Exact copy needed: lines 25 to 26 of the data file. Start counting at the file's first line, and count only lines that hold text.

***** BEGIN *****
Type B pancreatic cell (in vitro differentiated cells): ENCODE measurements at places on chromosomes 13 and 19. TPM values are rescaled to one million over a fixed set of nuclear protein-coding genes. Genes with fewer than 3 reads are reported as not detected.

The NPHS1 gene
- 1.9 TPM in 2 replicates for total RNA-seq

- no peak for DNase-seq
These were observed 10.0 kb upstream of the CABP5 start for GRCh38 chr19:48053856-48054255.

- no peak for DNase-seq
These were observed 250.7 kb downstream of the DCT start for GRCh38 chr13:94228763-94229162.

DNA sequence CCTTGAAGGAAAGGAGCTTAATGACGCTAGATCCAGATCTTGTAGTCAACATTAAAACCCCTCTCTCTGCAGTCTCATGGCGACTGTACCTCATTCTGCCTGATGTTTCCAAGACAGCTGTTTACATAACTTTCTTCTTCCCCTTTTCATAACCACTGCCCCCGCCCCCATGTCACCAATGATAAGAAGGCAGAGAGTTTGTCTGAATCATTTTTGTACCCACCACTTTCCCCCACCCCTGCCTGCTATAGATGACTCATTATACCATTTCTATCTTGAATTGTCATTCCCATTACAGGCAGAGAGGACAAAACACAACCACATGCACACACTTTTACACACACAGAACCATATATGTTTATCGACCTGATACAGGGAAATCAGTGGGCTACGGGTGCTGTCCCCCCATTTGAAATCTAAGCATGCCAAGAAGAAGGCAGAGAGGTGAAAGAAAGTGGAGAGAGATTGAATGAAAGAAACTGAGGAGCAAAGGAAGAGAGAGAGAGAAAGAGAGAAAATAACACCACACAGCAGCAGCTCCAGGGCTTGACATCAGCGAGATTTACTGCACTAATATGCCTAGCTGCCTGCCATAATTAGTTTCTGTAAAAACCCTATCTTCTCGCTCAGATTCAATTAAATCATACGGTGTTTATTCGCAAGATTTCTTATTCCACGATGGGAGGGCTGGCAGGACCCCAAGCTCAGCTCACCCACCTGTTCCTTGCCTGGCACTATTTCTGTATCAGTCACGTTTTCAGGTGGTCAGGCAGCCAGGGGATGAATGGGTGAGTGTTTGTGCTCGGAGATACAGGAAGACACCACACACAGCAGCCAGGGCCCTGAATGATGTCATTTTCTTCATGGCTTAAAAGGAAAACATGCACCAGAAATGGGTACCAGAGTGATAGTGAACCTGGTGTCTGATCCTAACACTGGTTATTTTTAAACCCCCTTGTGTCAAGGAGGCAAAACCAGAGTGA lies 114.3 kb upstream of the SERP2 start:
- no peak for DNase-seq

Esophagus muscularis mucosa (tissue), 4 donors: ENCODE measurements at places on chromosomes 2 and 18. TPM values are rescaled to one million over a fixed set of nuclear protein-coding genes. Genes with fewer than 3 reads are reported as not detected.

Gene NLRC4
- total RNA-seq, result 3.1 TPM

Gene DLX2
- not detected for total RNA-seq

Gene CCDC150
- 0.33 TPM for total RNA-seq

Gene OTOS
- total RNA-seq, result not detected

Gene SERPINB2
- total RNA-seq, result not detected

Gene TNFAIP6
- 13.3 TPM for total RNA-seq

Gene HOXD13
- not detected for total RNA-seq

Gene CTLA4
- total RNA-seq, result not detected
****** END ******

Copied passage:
Gene CTLA4
- total RNA-seq, result not detected